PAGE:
A £49,500 investment will enable the company to bring its patented series of medical monitoring products to market
Business Finance Solutions (BFS) has awarded eLucid mHealth a £49,500 investment from the £3m North West Fund for Micro Loans to bring its patented series of medical monitoring products to market. The fund, which is managed by BFS and the Merseyside Special Investment Fund (MSIF), has been tailored to the investment needs of the region’s businesses and provides loans of £25,000 to £50,000 to businesses at all stages.
eLucid mHealth is a full service provider of software, hardware, medical devices and cloud support. It will be using the funds to continue the development of a range of remote dispensing and monitoring devices, which will address the serious £350m problem of patients not taking their medication.
All of the core products are connected to smartphones using Bluetooth to track when patients dispense their medication, giving health professionals accurate data to enable them to deliver better patient care.
One of the first inventions is eBottle, an intelligent remote dispensing system for the safe delivery of tablets that has multiple applications across toxic or time-sensitive drug regimes. The technology platform is specifically designed to link into other diagnostic and screening devices, such as blood glucose, non-contact thermometers, oximeters and blood pressure monitors. The company is also in the process of creating new devices for patient groups such as diabetes, schizophrenia, mental health and pain management via its ongoing work with the NHS.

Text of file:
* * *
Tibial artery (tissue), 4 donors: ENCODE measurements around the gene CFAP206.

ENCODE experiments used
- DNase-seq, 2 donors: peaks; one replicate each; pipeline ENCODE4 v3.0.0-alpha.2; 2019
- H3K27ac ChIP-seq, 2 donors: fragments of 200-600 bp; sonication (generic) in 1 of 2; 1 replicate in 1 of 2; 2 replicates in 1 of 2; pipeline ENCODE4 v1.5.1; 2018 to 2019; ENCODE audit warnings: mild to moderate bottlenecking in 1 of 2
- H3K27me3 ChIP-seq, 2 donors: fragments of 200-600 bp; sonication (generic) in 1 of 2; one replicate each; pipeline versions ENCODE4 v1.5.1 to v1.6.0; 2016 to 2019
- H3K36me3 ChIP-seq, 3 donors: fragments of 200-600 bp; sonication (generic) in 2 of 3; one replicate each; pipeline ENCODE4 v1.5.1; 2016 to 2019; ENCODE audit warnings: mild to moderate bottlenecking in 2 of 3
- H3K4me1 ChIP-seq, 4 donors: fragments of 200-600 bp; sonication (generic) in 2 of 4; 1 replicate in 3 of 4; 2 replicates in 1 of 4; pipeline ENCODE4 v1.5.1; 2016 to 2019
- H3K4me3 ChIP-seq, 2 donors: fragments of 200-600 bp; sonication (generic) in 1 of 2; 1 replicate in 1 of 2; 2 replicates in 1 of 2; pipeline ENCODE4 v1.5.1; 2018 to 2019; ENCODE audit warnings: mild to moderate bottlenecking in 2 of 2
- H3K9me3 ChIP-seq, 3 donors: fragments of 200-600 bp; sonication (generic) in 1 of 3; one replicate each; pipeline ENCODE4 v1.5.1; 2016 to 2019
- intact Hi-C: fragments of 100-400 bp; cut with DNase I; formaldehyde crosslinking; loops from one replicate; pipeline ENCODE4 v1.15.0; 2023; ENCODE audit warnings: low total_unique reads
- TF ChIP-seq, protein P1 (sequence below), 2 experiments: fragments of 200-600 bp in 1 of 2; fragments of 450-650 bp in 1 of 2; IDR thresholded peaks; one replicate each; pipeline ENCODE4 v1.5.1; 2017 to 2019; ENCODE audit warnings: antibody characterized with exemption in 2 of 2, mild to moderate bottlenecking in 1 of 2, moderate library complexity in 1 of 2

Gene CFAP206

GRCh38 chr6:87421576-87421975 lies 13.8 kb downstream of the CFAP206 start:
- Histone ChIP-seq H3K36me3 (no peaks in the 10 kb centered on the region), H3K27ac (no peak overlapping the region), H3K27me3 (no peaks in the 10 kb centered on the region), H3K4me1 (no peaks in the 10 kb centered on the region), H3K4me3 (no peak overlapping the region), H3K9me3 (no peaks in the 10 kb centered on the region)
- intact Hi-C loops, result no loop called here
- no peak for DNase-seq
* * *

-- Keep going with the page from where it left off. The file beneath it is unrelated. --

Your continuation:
‘One of the biggest issues in healthcare is to improve the efficiency and effectiveness of patient-facing care, and digital technology is set to play a major part in transforming the delivery of accurate medication and wellness solutions,' said Founder and director Graham Howieson. To achieve this, we have to increase the level of patient adherence across all walks of life, especially supporting vulnerable patients. This is a costly issue, which needs to be addressed. And to quote the US Surgeon General, Evelyn Kopp, drugs don’t work in patients that don’t take them.’